The unemployment rate in the Central Bohemia Region has long been 1 to 2% lower than the national average, and is well below the average of the EU28 countries. This is evidence of a strong regional economy and an active job market. Presently, the unemployment rate in the Central Bohemia Region is one of the lowest in the EU, at 2%.
Unemployment in individual parts of the Central Bohemia Region
However, unemployment varies significantly in the different parts of the region, reflecting the development and economic strength of individual localities. In the ring of towns surrounding Prague, the unemployment rate is minimal. In the Prague-East and Prague-West Districts, it has long been around 2% thanks to their proximity to Prague, a strong economic centre, where much of the population commutes to work, and this is also due to the very favourable social and economic structure of the municipalities of Greater Prague.
In contrast, in the peripheral areas on the edges of the administrative border of the region, there are towns where unemployment occasionally reaches or exceeds the 10% threshold. The specific development of a low unemployment rate along with high salaries can be found not only in the vicinity of Prague, but also around Mladá Boleslav, thanks to the high concentration of economic activity connected to Škoda Auto. Even though Mladá Boleslav is not a big town by Czech standards, the number job opportunities is very high, exceeding the level of other cities in the region.
Comparison with other regions
Unemployment in the Central Bohemia Region has long been low when compared to other Czech and European regions. This is proof of not only the region’s attractiveness for investors, who create the new jobs, but the historical tradition of the manufacturing industry, which has a positive effect on the enthusiasm and industriousness of the population.
For sophisticated economic activities, in particular those based on research, development, and innovation, the total available workforce in the labour market is not as decisive as the highly qualified professionals and specialists. In this respect, the Central Bohemia Region also has plenty to offer to investors.
Educated, creative and enterprising people are an essential part and a condition to develop regional innovation and business environments.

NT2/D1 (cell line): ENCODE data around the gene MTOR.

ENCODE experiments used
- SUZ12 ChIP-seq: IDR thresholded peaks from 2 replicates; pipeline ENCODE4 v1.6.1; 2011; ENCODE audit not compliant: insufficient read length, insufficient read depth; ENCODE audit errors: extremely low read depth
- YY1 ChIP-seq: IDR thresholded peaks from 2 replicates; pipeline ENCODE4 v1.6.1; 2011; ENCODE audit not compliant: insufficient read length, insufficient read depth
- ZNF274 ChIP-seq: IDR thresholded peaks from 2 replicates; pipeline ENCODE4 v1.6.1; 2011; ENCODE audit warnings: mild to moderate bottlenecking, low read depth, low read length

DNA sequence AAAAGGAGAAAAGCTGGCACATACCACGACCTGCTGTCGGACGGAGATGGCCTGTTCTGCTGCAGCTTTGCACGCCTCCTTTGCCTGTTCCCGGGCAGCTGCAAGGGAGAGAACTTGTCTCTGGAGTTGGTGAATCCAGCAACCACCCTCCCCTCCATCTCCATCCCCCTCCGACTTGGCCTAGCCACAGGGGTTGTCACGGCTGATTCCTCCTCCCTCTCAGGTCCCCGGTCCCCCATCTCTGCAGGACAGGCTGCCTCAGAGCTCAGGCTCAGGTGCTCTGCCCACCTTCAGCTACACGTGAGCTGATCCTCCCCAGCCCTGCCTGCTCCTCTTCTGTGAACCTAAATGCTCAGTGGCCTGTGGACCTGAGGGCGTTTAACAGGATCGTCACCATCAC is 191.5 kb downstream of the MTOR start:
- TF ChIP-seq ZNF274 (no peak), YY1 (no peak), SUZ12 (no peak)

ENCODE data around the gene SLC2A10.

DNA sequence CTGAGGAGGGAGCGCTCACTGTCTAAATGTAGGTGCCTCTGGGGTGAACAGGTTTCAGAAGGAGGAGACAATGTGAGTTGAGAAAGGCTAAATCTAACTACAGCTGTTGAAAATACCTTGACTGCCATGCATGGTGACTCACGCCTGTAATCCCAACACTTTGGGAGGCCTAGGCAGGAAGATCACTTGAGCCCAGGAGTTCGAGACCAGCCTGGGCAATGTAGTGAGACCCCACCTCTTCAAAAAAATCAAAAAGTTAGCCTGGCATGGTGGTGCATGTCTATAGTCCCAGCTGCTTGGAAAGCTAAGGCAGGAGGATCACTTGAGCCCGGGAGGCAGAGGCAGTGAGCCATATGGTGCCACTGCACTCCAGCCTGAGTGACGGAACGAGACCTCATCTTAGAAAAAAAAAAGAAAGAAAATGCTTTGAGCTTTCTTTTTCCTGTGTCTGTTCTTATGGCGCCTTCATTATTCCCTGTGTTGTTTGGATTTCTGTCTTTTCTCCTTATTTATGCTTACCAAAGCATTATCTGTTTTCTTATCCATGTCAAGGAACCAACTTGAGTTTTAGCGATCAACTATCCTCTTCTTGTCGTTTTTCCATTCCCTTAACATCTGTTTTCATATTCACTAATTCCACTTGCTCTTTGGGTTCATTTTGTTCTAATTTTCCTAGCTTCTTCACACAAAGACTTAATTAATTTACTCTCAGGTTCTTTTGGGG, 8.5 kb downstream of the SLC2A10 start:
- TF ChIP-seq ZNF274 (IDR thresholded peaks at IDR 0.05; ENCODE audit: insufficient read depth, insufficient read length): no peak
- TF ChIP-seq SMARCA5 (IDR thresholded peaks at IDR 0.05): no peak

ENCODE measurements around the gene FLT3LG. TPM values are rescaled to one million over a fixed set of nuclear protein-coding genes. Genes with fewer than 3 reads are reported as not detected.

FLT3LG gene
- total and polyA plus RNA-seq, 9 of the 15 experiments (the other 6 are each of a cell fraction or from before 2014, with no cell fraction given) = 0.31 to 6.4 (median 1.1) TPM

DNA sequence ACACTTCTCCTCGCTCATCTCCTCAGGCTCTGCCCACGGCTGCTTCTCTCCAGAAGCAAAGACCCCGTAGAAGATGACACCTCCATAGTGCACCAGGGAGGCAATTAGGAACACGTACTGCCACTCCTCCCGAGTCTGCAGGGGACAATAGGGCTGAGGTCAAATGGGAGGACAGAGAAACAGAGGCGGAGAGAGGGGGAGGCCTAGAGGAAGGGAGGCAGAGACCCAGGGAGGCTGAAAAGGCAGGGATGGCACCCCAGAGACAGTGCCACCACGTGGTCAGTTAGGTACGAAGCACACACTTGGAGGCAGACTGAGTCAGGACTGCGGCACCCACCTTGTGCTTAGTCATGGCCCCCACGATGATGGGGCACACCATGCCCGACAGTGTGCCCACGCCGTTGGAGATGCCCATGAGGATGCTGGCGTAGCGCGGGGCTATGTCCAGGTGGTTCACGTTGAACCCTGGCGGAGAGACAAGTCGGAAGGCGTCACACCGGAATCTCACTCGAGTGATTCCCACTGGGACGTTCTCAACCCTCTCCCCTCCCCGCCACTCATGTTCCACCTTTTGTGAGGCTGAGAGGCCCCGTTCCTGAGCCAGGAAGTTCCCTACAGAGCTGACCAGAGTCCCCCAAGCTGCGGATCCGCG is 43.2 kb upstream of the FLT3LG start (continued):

Educated and professionally competent people available in the job market are becoming a “strategic commodity” in the 21st century economy. Creativity, talent and education are crucial conditions for future economic development. The Central Bohemia Region is developing this “strategic commodity”, offering a cultured environment for investors.
The skilled workforce, which includes managers, specialists and technicians, is mostly concentrated in the vicinity of Prague. The available people on the labour market demanding these positions make more than 50% of all candidates in the towns near the Czech capital, which is evidence of the highly skilled people in these localities. The process of suburbanisation in the greater Prague over the last 20 years has concentrated a big share of young, educated people with a high human and social capital. This has resulted in development potential, in particular with regards to research, development, and innovation. Young, educated and creative people make a substantial part of the population.
Concentration of qualified people
High concentrations of highly qualified workforces can also be found in some regional centres and their vicinities. Typical examples are Mladá Boleslav, Poděbrady, Benešov, among others. Even though the concentrations of highly qualified people in these towns does not reach the levels of the suburban areas around Prague, these cities and their vicinities have become very attractive for investment in the manufacturing industry seeking a skilled workforce.
Share of qualified job applicants
It is mainly in these parts of the region where the potential for the development of economic activities with high added value based on innovation and research is the highest. Nevertheless, thanks to the development of a quality transport and data infrastructure, it can be expected that the conditions will improve in the other parts of the region, too.